I’m still making notes on Peter Gray’s Free to Learn… He writes quite a bit on the benefits of age-mixed learning (a lovely argument to read). Consider, for example:
“In age-mixed groups, the younger children can engage in and learn from activities that would be too complex, difficult, or dangerous for them to do on their own or only with others of their own age. They can also learn simply by watching the more sophisticated activities of older children and overhearing their conversations. And they can receive emotional support and care beyond what age-mates could provide.” (p.185)
“In the 1930s, Lev Vygotsky – the Russian psychologist … – coined the term zone of proximal development to refer to the set of activities a child cannot do alone or with others of the same ability but can do in collaboration with others who are more skilled. He suggested that children develop new skills and understanding largely by collaborating with others within their zones of proximal development. Extending Vygotsky’s idea, the Harvard psychologist Jerome Bruner and his colleagues introduced the term scaffolding as a metaphor for the means by which skilled participants enable novices to engage in a shared activity. The scaffolds consist of the reminders, hints, encouragement, and other forms of help that lift the child up to a higher form of activity. …
In the educational literature, Vygotsky’s and Bruner’s concepts are used most often to describe interactions between children and their parents or teachers. Feldman’s and my observations, however, suggest that the concepts apply even better to age-mixed interactions among children, where nobody is officially teacher or learner, but all are simply having fun. Older children are closer in energy level, activity preferences, and understanding to the younger children than are adults, so it is more natural for them to behave within the younger ones’ zones of proximal development. Moreover, because older children do not see themselves as responsible for the younger children’s long-term education, they typically do not provide more information or help than the younger ones want or need. They do not become boring or condescending.
In age-mixed play, where abilities differ considerably, scaffolding occurs continuously and naturally, often unconsciously, as a way of pulling the younger children up to a level that makes the game fun for all.” (p.186)
“In an age-mixed environment, children learn from older children by watching and listening, even when they are not directly interacting with them. Through observing the activities of older children, younger ones get some idea of how those activities are done and become inspired to try them. Through hearing the more sophisticated language and thoughts of older children, younger ones expand their own vocabularies and improve their own thinking.” (p.191)
“David Lancy is an anthropologist who has observed children playing and learning in many societies throughout the world, including traditional societies in Liberia, Papua New Guinea, and Trinidad. He is author of The Anthropology of Childhood and coauthor of The Anthropology of Learning in Childhood, in the latter of which he wrote, “the single most important form of learning is observation.” Very little explicit teaching occurs in traditional societies. Children in such societies do practice skills through active participation with more-skilled others, and some verbal instruction may accompany those activities, but most often children first learn about culturally relevant activities and skills by watching and overhearing their elders.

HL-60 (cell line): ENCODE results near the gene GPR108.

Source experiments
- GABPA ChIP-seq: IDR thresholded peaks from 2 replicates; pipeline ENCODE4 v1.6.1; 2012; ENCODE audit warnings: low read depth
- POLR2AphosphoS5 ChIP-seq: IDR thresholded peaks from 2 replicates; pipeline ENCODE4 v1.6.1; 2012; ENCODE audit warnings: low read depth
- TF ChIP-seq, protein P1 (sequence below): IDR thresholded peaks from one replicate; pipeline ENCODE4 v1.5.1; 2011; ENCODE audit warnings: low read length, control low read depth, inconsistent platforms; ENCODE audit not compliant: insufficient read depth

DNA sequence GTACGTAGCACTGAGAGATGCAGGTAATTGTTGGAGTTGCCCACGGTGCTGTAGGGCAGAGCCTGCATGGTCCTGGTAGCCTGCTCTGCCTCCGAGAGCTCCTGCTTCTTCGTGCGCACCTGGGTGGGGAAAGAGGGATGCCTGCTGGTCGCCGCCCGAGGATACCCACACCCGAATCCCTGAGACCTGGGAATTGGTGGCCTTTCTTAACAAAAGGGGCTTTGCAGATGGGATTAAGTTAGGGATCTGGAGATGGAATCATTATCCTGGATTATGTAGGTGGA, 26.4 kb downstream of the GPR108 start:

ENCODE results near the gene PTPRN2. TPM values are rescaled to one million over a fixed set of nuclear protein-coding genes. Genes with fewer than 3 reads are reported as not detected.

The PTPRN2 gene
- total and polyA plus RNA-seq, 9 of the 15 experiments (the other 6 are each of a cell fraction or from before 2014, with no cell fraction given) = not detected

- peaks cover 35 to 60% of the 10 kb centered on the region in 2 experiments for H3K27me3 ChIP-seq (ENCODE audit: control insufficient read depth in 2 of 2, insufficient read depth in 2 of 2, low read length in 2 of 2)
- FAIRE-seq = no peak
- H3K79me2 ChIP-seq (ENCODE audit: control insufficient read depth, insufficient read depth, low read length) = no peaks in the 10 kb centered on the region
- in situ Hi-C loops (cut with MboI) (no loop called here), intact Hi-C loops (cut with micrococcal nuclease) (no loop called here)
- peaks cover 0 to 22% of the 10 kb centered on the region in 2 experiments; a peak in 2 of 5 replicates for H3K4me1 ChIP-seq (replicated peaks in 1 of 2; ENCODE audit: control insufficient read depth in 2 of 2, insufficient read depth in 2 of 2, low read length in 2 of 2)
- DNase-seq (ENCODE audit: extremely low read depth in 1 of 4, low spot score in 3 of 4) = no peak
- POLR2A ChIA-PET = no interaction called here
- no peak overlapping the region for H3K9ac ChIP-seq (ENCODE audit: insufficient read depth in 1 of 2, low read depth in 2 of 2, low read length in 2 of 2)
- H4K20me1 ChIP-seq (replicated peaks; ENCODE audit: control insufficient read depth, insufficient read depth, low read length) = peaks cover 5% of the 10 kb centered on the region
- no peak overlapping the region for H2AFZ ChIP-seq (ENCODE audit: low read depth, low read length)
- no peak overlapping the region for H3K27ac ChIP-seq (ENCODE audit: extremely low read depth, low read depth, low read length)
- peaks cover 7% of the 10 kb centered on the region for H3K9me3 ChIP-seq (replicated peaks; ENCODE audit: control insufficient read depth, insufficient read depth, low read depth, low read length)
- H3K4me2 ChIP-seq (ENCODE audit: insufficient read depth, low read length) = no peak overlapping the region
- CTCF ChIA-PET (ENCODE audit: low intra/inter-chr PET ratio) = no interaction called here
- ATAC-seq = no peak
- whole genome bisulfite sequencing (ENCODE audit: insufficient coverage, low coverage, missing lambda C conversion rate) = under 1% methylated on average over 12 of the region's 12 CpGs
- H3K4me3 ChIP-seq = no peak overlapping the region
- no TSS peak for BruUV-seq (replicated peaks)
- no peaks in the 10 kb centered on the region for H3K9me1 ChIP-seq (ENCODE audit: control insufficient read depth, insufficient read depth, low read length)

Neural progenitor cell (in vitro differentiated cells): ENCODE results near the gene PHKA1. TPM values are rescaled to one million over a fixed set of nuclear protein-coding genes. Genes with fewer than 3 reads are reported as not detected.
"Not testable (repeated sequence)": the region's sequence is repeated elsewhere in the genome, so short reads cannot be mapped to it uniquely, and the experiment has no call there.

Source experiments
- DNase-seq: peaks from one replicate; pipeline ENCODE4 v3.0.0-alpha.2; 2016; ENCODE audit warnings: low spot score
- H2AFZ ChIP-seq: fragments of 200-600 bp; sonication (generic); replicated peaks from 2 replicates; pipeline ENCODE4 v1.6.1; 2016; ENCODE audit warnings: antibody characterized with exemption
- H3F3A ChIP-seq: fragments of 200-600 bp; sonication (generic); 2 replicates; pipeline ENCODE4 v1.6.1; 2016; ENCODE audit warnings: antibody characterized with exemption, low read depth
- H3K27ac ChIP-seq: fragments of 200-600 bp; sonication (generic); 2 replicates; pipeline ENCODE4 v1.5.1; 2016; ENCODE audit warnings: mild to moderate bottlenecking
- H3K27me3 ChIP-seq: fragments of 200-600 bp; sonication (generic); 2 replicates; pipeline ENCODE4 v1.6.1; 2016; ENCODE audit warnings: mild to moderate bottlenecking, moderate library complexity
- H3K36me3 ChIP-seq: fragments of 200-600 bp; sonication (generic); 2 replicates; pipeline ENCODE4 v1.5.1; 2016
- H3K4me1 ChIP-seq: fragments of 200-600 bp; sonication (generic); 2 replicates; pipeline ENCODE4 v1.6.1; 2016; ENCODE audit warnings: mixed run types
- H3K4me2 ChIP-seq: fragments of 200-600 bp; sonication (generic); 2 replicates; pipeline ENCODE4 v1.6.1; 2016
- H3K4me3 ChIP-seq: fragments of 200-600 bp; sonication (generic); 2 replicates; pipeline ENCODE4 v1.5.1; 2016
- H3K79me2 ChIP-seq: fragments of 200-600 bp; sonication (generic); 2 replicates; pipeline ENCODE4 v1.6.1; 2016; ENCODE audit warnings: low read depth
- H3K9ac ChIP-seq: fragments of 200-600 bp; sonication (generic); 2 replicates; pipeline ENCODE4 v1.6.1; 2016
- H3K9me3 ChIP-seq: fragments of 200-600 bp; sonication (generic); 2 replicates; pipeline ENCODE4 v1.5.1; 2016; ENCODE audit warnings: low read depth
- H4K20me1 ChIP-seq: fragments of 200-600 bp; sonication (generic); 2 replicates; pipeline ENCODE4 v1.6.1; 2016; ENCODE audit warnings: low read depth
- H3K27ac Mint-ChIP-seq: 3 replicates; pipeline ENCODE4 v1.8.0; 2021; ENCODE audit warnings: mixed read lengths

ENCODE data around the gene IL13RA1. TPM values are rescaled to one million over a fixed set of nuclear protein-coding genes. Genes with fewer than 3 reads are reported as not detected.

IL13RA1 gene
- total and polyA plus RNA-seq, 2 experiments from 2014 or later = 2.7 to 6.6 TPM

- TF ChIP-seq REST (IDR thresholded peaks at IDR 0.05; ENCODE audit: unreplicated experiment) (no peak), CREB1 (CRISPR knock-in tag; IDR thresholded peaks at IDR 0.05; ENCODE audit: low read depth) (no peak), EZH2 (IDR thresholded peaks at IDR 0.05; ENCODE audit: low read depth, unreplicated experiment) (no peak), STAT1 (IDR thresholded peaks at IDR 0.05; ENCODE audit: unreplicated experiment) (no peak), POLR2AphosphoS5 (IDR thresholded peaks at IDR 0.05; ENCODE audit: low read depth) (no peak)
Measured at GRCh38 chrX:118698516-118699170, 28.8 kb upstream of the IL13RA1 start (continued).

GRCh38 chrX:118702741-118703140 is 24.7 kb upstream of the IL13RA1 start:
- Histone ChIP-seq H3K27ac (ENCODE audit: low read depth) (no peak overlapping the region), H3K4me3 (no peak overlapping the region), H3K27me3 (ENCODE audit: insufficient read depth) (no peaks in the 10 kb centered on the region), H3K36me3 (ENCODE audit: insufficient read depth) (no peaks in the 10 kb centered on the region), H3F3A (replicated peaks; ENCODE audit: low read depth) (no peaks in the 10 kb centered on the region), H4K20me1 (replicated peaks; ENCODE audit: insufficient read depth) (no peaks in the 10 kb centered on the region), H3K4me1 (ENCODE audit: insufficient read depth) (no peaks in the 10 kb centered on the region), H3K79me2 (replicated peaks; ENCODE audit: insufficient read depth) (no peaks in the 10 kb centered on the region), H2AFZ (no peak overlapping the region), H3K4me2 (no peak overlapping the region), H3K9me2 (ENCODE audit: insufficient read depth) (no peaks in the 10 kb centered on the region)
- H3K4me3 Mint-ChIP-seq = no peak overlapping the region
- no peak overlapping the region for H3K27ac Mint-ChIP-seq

Lancy and a number of other anthropologists have suggested that Western schools – by indoctrinating students with the idea that learning occurs through top-down verbal instruction from a teacher and that copying others is cheating – may be teaching children not to learn through observation. By way of illustration, Lancy told me of a recent experience he had while skiing in Utah. A boy of about eleven years old, who had apparently never used a Poma lift before, approached this unusual type of ski lift without paying attention to how others were using it. When it was his turn to board, he held up the whole line of skiers behind him while he asked someone to teach him how to use the lift. In any non-Western culture, according to Lancy, a child in a similar situation would have had the sense to hold back and learn by watching how others did it. It is far more efficient to learn a task like riding a Poma lift by observation than by verbal instruction.
Indeed, there is some experimental evidence that children in the United States pay less attention to what is going on around them, and [-p.195] thereby learn less through observation, than do children in traditional non-Western cultures. In one such experiment, Maricela Correa-Chavez and Barbara Rogoff compared the observational learning of children in a traditional Mayan culture in Guatemala with that of middle-class European-American children in California. The procedure was to bring pairs of siblings into the laboratory and to teach one child how to build a certain interesting toy (a moving mouse or a jumping frog) while the other one sat nearby and was given a different toy to play with. Then, in the crucial test, the child who had not been taught to build the toy, but who could have learned by observation, was asked to build it. The result was that the untaught Guatemalans demonstrated significantly more understanding of how to build the toy than did the untaught Americans. Moreover, within the Guatemalan group, those from the most traditional Mayan families learned more, through observation, than did those from the more Westernized families.” (pp.194-195)
Ref: (italics in original; emphases in blue bold mine) Peter Gray (c2013) Free to LearnWhy unleashing the instinct to play will make our children happier, more self-reliant, and better students for life. Basic Books: New York